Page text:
Stripped down and Spartan in its instrumentation yet heavily engineered, the album can be seen as a progenitor of the post-rock subgenre.
Maybe it was Margaret Thatcher – the British prime minister and co-boogeyperson of ‘80s conservatism and cultural oppression along with our own Ronald Reagan – who was responsible for this act of rebellion. It might have been a music industry ushering in the solo careers of Phil Collins and Billy Idol or the imminent releases of ABBA’s Super Trouper and The Police’s Ghost in the Machine that caused it, but in 1981, music was released that so pervaded the public imagination that some of the songs still get radio play to this day. In an act of prescient defiance, Public Image Ltd. released The Flowers of Romance, an aggressive experiment in voice and percussion sans hooks or melody. Its label, Virgin Records, was not happy.
The band’s third album saw the return of front man John Lydon, guitarist Keith Levine, and drummer Martin Atkins. Bassist Jah Wobble exited the band, leaving a void in the dynamic that was filled with thumping percussion. The result is an uneven work of art that bears to be reckoned with. The only constant from track to track is defiance. Lydon and company amassed a concept album to disrupt the form when juxtaposed against the more polished acts of the time. Drum riffs that could be hooks are given partial attention before fading into the avant-garde or getting overwhelmed by the caterwauling of the former Johnny Rotten. These are anti-songs unfit for radio.
Opener “Four Enclosed Walls” sets the tone. A low metronomic grind sits below a beat that nearly catches you. The reasonable expectation of guitar or bass is met with Lydon’s wailing a barely coherent call to prayers to a nonexistent god in some alternate dimension. “Track 8” begins with a bass line laid down like a heartbeat, but it disappears behind the drumbeat and Lydon’s lyrics. An ode to horrible sex, the guitar (a rarity on this album) mimics the sounds of tepid congress. It is one of the quieter songs on the album.
The appropriation of Middle Eastern and Indian music in the percussion and Lydon’s cadences give some tracks a World Music, if not otherworld music, flavor. “Phenagen” grinds through synthesizers and sitars with Lydon demanding “From down in the dark/ Tell us a story/ From the room below.” It is a horror story of disjointed lines that barely cohere, a madman’s chant or prayer.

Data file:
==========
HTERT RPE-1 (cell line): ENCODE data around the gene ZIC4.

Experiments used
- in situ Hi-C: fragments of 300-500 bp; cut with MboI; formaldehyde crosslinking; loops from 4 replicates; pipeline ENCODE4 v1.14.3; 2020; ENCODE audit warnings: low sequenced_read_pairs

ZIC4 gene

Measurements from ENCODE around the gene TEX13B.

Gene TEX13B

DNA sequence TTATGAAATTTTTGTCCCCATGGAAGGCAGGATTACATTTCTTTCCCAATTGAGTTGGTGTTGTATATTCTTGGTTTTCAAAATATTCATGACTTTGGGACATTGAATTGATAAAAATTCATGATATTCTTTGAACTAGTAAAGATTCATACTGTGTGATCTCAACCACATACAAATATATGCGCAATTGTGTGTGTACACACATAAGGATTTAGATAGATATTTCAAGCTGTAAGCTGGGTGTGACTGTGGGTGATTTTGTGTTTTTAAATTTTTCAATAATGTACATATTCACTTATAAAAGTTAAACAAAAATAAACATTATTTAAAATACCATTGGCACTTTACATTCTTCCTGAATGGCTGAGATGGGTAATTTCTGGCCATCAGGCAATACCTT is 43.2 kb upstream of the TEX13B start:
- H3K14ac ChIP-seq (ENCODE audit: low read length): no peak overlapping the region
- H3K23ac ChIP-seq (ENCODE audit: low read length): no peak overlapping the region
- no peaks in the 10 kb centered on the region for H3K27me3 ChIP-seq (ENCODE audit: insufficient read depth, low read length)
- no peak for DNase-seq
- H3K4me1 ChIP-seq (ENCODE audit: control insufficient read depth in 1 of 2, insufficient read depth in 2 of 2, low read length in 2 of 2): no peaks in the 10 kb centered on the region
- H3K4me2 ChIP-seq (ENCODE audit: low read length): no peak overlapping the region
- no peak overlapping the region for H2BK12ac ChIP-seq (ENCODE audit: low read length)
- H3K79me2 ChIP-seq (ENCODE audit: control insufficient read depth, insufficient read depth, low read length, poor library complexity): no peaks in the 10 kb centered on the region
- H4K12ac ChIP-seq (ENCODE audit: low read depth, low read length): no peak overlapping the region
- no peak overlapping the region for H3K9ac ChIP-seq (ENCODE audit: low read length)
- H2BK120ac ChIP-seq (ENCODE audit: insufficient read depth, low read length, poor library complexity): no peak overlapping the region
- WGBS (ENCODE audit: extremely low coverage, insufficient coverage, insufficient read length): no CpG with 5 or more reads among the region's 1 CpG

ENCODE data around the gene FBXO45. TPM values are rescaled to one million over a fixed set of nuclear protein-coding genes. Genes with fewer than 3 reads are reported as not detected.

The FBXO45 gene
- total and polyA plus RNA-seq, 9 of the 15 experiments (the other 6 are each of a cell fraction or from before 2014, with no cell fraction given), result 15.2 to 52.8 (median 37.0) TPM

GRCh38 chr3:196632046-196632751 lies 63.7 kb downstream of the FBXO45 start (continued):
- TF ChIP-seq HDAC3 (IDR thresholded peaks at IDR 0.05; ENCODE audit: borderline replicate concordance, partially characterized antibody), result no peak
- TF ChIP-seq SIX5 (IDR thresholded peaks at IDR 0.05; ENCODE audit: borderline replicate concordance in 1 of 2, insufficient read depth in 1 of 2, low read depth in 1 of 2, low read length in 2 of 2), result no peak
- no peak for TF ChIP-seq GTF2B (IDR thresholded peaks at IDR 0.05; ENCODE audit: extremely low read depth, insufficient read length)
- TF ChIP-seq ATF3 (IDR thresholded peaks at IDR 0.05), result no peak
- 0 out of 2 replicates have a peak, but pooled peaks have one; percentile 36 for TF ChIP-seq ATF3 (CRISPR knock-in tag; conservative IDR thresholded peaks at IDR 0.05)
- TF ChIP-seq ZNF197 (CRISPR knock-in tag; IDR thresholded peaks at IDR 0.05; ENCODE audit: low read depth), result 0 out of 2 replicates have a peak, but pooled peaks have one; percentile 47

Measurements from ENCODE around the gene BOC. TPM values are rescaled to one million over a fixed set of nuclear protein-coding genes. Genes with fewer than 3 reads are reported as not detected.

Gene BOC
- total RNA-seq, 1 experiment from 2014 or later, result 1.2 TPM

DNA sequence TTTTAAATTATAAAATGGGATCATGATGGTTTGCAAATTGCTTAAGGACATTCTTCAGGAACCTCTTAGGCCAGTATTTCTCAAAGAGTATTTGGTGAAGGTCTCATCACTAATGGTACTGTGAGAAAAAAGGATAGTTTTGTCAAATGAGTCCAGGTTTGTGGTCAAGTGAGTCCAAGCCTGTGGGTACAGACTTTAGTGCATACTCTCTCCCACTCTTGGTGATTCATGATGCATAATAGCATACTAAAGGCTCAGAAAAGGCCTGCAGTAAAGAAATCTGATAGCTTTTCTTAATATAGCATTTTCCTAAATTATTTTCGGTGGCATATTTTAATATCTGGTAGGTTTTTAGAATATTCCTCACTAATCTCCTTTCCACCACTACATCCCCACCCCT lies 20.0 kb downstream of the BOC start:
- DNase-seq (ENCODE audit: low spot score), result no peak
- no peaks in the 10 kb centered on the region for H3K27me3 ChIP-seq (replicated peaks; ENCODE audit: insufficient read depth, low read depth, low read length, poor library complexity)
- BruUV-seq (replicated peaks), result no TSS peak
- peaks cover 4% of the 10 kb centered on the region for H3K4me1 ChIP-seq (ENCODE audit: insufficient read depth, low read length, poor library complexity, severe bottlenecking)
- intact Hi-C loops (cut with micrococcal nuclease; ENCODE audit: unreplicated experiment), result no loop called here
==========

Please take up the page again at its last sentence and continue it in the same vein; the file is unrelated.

The title track raises expectations with the sort of pop beat that might begin any song about youth and romance. Given that the title comes from the name of a band Sid Vicious belonged to before the Sex Pistols, there is a sense that something personal or revealing might happen. You almost feel like you know the song that’s coming, but those sentiments are quickly dashed. The drum line and clappers are joined by ambient sounds and voices. The friends in Lydon’s lyrics could allude to Vicious, but it’s doubtful. Personal and revealing isn’t really Lydon’s style and PiL is going for something more forward-looking than a song about reminiscence and the settling of old grievances. It is indicative of the album as a whole that you’re never going to get the song you think you want.
The second half is an easier ride. Whether this is because the parameters of the experiment have been established or the will of the listener has been subsumed is a matter of debate, but the instrumental “Hymie’s Him” is a prelude to something more accessible. In fact, if the album had produced a single it would be “Banging the Door.” The track is most recognizably a song, one with a funky beat and lyrics about alienation you could actually sing. While the rest of the album feels serious and deliberate, “Banging the Door” has a sense of fun is its real high point.
This is not an unsuccessful album in terms of its apparent artistic intention. It is not as aggressively nihilistic an audio experiment as something like Lou Reed’s Metal Machine Music. As pop raconteurs, Levine and Lydon attempted to push the form of the art beyond market constraints. In March of 1981, Lydon told Rolling Stone “We’ve had a lot of trouble with rock and roll merchants. They would only play get-down-and-boogie stuff. Some people found it hard to stretch their brains outside of that.”
The Flowers of Romance is an argument, a confrontation between artists and their audience where the boundaries of the pop music are being forcibly reconsidered. Stripped down and Spartan in its instrumentation yet heavily engineered, the album can be seen as a progenitor of the post-rock subgenre. Like the first Velvet Underground album, it may have been wildly unsuccessful, but those who heard it were inspired.